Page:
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Prep Athlete Is 3rd to Die in Two Weeks

May 05, 1997|ABIGAIL GOLDMAN | TIMES STAFF WRITER

In the third deadly accident on a Los Angeles-area high school playing field in two weeks, a star teenage baseball player had his throat crushed by the bill of another boy's batting helmet when the two collided during a weekend game.

Kriston Palomo, a 16-year-old sophomore at St. Bernard's Roman Catholic High School in Playa del Rey, underwent organ removal surgery late Sunday night, a day after he fielded his last baseball. His parents, saying it was what their son would have wanted, had asked that he be sustained after his brain ceased to function so that his organs could be donated.

"I just want people to know that he was a loving kid," said Kriston's father, Fernando Palomo, 43. "He loved life, he loved people and he loved baseball."

With a batting average of .475 and a reputation for a winning attitude and steely concentration under pressure, Kriston already was being noticed on the field by professional and college scouts, his coaches said.

The freak incident, during a Saturday afternoon game against Bishop Montgomery High School in Torrance, follows the sports-related deaths of two other teenage athletes.

Heath Taylor, 17, died April 29 of severe head injuries incurred when he bounced off a pole vault mat at Hart High School in Newhall. A week earlier, Craig Kelford III, a Palos Verdes Peninsula High School sophomore, died after a flying discus struck him in the head at a North Torrance High track meet.

On Saturday, as Kriston's mother and father watched from their usual spots in the grandstands, Kriston moved in to catch a pop fly between home and first base, looking skyward, reaching up with both hands and calling, "I got it! I got it!"

But with his eyes on the ball, he had no chance of seeing the batter, head down, barreling toward him.

After the two collided, witnesses said Kriston got up and turned around instinctively to see if the play was completed. As his parents raced onto the field, Kriston fell to his knees, gasping his last words: "I can't breathe."

The other boy in the accident, whose name was not released, was not injured.

Paramedics reported that the Westchester teen's heart had stopped by the time they got to the field, said Frederick Carr, the emergency room physician who treated Kriston at Little Company of Mary Hospital.

In spite of the paramedics' report, the emergency room team worked for about an hour to revive him. Kriston's mother, Diana, looked on while the team worked, talking to her son calmly throughout the procedure as the doctors and nurses began to weep, Carr said.

Although they were able to restore a heartbeat, Carr said, a neurologist confirmed Sunday that the boy's brain had been deprived of oxygen too long and was dead. It was at that point that the Palomos decided to keep their son on life support in order to harvest his organs.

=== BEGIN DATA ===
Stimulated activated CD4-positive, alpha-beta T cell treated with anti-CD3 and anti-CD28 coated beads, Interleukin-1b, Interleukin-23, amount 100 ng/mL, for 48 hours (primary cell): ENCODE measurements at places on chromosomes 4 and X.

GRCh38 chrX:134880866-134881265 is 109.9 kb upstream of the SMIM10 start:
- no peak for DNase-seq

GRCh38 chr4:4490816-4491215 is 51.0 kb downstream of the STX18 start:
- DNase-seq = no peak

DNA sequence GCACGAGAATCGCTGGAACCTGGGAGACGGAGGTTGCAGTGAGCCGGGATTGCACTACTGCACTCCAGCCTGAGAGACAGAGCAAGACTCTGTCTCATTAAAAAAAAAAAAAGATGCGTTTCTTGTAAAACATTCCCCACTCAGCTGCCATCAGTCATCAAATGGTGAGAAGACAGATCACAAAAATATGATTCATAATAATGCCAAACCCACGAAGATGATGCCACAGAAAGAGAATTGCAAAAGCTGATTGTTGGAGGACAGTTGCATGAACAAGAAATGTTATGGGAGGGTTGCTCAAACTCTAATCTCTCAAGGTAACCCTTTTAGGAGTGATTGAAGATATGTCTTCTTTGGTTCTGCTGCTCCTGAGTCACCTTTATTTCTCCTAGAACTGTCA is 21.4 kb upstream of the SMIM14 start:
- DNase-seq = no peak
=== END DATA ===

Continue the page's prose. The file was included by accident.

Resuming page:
"You want your son to live on somewhere in somebody else," Fernando Palomo said. "I know he would have wanted to give his organs to help somebody else live. He was very giving."

Kriston made his family and friends proud, they recalled, off the field as well: for kissing his father hello and goodbye every day, for promising his 13-year-old sister he would always take care of her, for always being the first to console a friend, for treating everybody he encountered with respect.

Kriston, a 6-foot-2, 180-pound sophomore, started on the varsity team last year as a freshman--one of only three freshmen varsity players at the school in the past 14 years.

This year, he had hit nine home runs. He batted left, threw right and played both first and third bases.

In addition to his school team, Kriston played on a club team, the West Coast Yankees, where he was a starting catcher.

Scouts from Stanford University and UCLA recently had come to watch Kriston, said Harry Grumet, the Yankees coach who led his team to the state championship this year. There were also scouts from the Blue Jays and the Orioles as well as from the local professional teams.

Grumet said he was looking forward to taking Kriston, his best player, to play in the national title game this August in North Carolina.

As an example of Kriston's character, Grumet recalled a particularly tense game in January, when the Yankees were in the last inning, down by one, with two outs.

Another boy made his way to the plate, knowing the full expectations of the team were on him and struck out.

As the other team cheered and the crestfallen player made his way sadly to the dugout, Kriston raced over to his teammate and threw a reassuring arm around him.

"He always did everything right," Grumet said.

At a memorial service in the hospital chapel on Sunday, hundreds paid their final respects, the coach said.

Kriston's liver, kidneys, corneas and heart valves were removed for transplant Sunday night, said Melissa Dunbar, of the Southern California Organ Procurement Center.

Fernando Palomo continued to talk to his son as he waited for Kriston's organs to be passed on to the waiting recipients, acknowledging that his boy could no longer hear him.

Over and over, he told Kriston that he loved him, Fernando Palomo said. He told Kriston how much his sister and mother loved him and that they all missed him already.

"He was my best friend, and I was his best friend," his father said. "I told him we will always have him in our hearts."

St. Bernard's planned a memorial service today at 9:15 a.m. The baseball team will meet afterward to discuss whether it will continue the season.

Times staff writers Eric Shepard and Jeff Leeds contributed to this story.

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